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Vic's View

Vic's View: Gagging Crazy

Needed: a judge who really knows how to gag a trial - for the defendant's own good


Why is South Carolina buying chemicals, in secret, to conduct executions?

Kill 9 people of color in their own church in Charleston - no death penalty.

Kill 2 law enforcement officers serving a warrant on your son in Florence - no death penalty.

If we’re not going to use it for heinous crimes, let’s get rid of it. However, this is not a column related to the death penalty - this is a column related to justice in secret.

Eighth Circuit Judge Eugene Griffith imposed a gag order so tight on the trial of Frederick Hopkins, charged with the shooting death of two Florence lawmen, that no one dared to even whisper to the news media that a guilty plea was going to be accepted more than 100 miles from where the murders took place. Thankfully, it looks like Hopkins is going to sentenced where the crimes took place (he got life). The gag order was necessary, apparently, because Hopkins couldn’t be trusted not to act like a crazy man in court. He wrote letters to newspapers explaining how he went into “Saigon mode” when he saw armed lawmen (“soldiers”) outside his house. He had no choice but to kill them as he stood his ground (October, 2018).

And finally he changed his plea from not guilty to guilty in exchange for taking the death penalty off the table, at a hearing no news media was informed of (excellent reporting on this is done by the Charleston Post & Courier and Fits News). 

Randall Savely, co-executive director of the S.C. Press Association, said the change of plea may have saved the parties from a time-consuming and costly trial, “but it was done at the expense of giving the public information about the plea hearing ahead of time. The public is much better served when notice is given in advance — especially about a hearing related to a case of such high public concern.”

I know Judge Griffith from Newberry County and I have covered cases in his court in Laurens - in this case, I presume, he was in a tough spot, the gag order (in other words, private justice) was needed to protect the defendant from himself.

His public outbursts when the news media was present was making it almost impossible for him to get a fair trial - something on which he could have won on appeal. So, really, we’ll never know from independent sources what went on in that courtroom.

All because the defendant could not keep quiet.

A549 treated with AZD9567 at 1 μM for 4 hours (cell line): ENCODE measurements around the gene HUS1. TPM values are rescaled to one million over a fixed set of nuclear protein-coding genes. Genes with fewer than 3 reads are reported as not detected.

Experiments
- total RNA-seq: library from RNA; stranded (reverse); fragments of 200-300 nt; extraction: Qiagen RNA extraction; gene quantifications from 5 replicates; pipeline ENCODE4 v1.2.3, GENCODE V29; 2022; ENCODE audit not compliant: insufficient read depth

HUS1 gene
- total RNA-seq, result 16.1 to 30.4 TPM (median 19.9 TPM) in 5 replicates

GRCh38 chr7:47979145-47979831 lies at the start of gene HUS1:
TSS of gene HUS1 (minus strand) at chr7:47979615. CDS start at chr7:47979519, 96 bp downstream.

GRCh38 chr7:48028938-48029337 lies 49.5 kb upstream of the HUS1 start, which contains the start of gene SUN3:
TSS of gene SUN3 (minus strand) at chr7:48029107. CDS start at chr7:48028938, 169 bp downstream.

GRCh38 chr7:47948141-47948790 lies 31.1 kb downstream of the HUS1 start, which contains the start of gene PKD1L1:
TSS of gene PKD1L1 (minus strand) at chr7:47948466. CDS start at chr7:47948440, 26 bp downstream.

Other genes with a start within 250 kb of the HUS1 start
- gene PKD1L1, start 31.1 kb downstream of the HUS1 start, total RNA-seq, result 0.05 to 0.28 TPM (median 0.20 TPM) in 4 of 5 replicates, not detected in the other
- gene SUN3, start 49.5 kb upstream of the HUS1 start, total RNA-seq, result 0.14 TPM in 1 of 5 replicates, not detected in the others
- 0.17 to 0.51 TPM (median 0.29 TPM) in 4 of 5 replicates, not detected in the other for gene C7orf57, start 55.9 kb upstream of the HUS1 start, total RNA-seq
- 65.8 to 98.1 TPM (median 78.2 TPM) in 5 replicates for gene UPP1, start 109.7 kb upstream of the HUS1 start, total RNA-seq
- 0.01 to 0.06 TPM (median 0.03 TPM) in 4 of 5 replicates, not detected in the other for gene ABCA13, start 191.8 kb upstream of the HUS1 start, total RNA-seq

So, for that reason, I am nominating Judge Griffith to the United States Courts Administration to be the gag order judge for former President Donald J. Trump, whose current gag orders are not working - so he needs one that locks things down tighter than a tick.

So he can get a fair trial(s). So the verdicts cannot be impeachable. So Truth Social can have the content moderation that every OTHER social media must have in order to stay in business, away from oversight by Congress (at his organization’s civil trial, Trump gets to be on his phone during court, what’s up with that?). 

It’s just the fair thing to do on the former president’s behalf.

Vic MacDonald is Editor of The Clinton Chronicle. In June, 2025, he will observe his 50th year in community journalism. Reach him at 864-833-1900.

Oops, They Did it Again….

Published October 2023

By Eric P. Robinson, USC School of Journalism and Mass Communications

Just over five weeks after all five justices of the South Carolina Supreme Court issued resounding statements on the importance of open court proceedings—even if they differed on the consequences of a circuit court judge’s failure to follow openness requirements—another state circuit judge held a secret hearing at which the defendant pleaded guilty to the murder of two Florence police officers and the attempted murder of five others in 2018.

Despite the notoriety and public interest in the case, there was no public notice of the hearing: the docket for the case against Frederick Hopkins, Jr. is sealed, and other proceedings in the case have also been held in courtrooms closed to the public. Circuit Court Judge Eugene Griffith Jr., who is presiding over the case, also issued an order barring those involved in the case from discussing it outside the courtroom.

The unannounced plea hearing was held in Aiken County rather than in Florence County, where the crime occurred. While the public and press were excluded, family members of the victims were notified and present at the hearing.


Just a few weeks earlier, the South Carolina Supreme Court released its opinion explaining its earlier brief order vacating the early release of convicted murderer Jeroid John Price; a process that was entirely sealed. Press reports about the release led the Supreme Court to order on April 20 that all records relating to the case be unsealed and on April 26 to issue its order revoking the release. In the Sept. 6 decision explaining the April 26 order, the three-judge majority held that the sentence reduction was improper because the process was done in secret, and the judge had not sought any alternatives to closure, as required by U.S. Supreme Court and South Carolina Supreme Court precedent.